Immediately after Election Day, I wrote a column supporting the electoral vote system that governs choosing a President. The system is set forth in the Constitution’s 12th Amendment, in which the Constitution’s original electoral vote procedure is reformed. I now suggest that we reform it again.

As the adoption of that Amendment shows, the electoral vote method is not sacrosanct. It is an approximation and legitimately subject to modification. This is one of those occasions. Hillary Clinton is on her way to a popular vote win of over 2,000,000 votes; the margin right now surpasses 1,700,000. Those who feel cheated of a clear popular vote win cannot be dismissed by pointing to the 12th Amendment. So what then can we do ? And why do it?

First : although the Constitution was agreed to as a pact among stares, and everything in it is done to protect as much state sovereignty as feasible, the entire relationship of the states to the government agreed to in that pact has changed. When the Constitution was agreed to, and still when in 1804 the 12th Amendment was adopted, voting was restricted to men of property. Universal adult suffrage did not arrive until later, indeed not until the adoption of the 19th Amendment giving women voting rights. (Some may say that universal suffrage wasn’t achieved until 1965, when the Federal Voting Rights Act was enacted.) Universal suffrage upends the assumptions upon which the 12th Amendment (and its predecessor in Article 1, Section 3 of the Constitution itself) were based. With a small electorate, all of one social class, selection of a Federal President by the stares worked no disadvantage upon anyone. No one in that social class was attempting to disfranchise anyone else in it or to gain systemic advantage. Indeed, the compromises made upon representation in Congress and senate were agreed to in order to safeguard reasonable equality among the states. Today the opposite is true. States have gerrymandered Congressional districts in order to disfranchise political opponents or to vitiate their voice.

Second : the electoral vote system was never intended to enable a minority President. Its apportionment of votes more or less approximated proportionality — so successfully that only on three occasions prior to this time did a candidate win office with less popular votes than his opponent, and then only by a very small number. In fact, the electoral vote system agreed to was purposed — as I have stated above — to advantage exactly the opposite result : that the elected person have the support of a majority of voters. How could it have been agreed to otherwise ?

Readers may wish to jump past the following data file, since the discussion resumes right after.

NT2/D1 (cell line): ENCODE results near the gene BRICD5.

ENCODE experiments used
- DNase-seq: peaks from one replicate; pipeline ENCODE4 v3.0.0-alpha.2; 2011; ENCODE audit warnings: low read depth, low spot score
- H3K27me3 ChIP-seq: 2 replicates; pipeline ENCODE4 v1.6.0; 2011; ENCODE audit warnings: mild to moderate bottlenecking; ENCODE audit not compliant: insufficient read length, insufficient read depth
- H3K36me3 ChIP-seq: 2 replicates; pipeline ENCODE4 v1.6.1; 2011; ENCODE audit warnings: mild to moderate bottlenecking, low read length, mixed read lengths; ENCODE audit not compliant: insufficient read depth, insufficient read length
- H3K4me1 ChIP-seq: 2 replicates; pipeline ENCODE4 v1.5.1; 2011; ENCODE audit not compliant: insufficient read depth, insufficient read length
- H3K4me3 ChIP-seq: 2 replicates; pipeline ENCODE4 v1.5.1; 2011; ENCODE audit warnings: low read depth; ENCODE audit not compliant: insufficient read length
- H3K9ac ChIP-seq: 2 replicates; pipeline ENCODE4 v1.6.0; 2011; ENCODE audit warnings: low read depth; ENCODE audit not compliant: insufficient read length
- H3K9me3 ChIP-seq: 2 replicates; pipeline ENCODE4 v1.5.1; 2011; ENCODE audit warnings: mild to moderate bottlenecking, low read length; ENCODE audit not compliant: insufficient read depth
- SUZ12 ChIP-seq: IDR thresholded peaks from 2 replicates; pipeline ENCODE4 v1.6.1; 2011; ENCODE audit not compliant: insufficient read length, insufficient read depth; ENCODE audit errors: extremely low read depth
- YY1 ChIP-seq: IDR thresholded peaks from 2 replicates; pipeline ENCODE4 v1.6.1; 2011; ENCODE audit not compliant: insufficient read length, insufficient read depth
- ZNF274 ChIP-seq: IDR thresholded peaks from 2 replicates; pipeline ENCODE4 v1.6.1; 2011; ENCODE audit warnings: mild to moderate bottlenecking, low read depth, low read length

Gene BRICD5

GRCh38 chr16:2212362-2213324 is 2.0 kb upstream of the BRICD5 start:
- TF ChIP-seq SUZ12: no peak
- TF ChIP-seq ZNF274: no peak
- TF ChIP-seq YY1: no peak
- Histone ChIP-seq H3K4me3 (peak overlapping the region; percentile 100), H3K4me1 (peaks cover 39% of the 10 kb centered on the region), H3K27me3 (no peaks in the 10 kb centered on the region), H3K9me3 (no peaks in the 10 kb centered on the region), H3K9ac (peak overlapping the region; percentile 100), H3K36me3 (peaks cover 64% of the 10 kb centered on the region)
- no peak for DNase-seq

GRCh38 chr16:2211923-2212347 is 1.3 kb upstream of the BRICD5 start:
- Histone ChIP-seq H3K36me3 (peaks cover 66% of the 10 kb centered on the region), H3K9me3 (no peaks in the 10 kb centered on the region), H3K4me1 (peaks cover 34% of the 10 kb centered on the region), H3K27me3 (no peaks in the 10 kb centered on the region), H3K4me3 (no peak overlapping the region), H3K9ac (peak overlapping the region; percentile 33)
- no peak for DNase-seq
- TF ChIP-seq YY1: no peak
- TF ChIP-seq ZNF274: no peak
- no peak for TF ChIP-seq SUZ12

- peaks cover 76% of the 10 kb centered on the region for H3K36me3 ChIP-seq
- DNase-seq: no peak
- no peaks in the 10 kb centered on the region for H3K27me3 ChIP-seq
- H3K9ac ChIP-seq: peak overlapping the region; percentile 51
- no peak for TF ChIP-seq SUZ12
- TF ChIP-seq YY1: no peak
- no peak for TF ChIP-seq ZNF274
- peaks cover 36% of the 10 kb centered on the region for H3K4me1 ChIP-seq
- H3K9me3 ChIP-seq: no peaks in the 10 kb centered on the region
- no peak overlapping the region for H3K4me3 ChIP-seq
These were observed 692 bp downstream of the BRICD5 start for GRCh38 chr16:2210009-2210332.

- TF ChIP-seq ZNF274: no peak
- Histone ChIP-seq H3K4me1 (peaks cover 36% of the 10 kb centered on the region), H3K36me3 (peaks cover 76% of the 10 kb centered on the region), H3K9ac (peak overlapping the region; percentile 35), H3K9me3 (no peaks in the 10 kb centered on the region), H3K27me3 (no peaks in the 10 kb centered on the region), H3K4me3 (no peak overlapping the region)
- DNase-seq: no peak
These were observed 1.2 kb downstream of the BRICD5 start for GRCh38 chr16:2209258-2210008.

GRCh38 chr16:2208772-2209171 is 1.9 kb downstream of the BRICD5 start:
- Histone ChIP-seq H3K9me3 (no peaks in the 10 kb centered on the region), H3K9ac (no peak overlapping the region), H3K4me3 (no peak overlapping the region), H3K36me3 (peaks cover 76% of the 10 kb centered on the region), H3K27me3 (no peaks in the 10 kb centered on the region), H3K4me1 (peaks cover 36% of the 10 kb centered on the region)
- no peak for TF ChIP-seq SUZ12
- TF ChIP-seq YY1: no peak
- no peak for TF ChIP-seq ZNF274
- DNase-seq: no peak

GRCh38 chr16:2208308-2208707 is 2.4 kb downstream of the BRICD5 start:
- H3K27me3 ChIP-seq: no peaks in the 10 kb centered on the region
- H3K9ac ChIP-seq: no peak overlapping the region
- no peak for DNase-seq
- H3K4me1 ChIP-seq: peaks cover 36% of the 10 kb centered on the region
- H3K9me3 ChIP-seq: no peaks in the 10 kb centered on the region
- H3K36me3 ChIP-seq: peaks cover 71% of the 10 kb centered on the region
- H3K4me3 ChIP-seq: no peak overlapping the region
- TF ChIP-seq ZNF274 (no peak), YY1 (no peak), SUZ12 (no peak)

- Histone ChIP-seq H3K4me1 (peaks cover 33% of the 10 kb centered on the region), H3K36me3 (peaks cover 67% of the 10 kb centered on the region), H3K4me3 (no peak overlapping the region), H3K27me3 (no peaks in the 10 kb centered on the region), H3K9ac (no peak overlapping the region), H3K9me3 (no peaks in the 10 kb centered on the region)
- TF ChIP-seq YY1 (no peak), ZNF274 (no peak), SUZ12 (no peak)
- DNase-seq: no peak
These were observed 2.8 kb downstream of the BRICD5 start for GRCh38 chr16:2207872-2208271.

Third : the Federal President agreed to in the Constitution was not conceived as having much independent power; Congress was everything. The Constitution’s negotiators did not want a king. Their plan proved durable. Except during the Civil War — which proved a portent — not until the 20th Century did the Federal President begin to acquire significant sovereignty. Concurrent with enormous increases in the Federal budget, and the expanded executive agencies vital to execute an increasingly complex executive mission, the Presidency more and more directly acted upon individual lives, not only upon state governments and their elites. Today, the Presidency is looked to by all the people as the ultimate arbiter of justice and economic progress, and in large measure it is no mistake to so expect.

Fourth : in an age of globe-wide commerce and information, travel and personal movement, there is no going back to the simple, low budget Federal government assumed by the Constitution’s negotiators. Any attempt to do so would create enormous economic dislocation, or personal injustice, or both. Nor does the newly elected executive have any plans to do so. (His plans will seriously weaken America, but in a different direction.) This being the case, the manner of his or her election needs accord greater say to the voters and less to the individual states. Otherwise, we have taxation (and much else) without representation. In addition, the information debated in a national campaign is disseminated nationally — in no way locally. There is no way to recover the unchallenged sovereign uniqueness of early 19th Century states.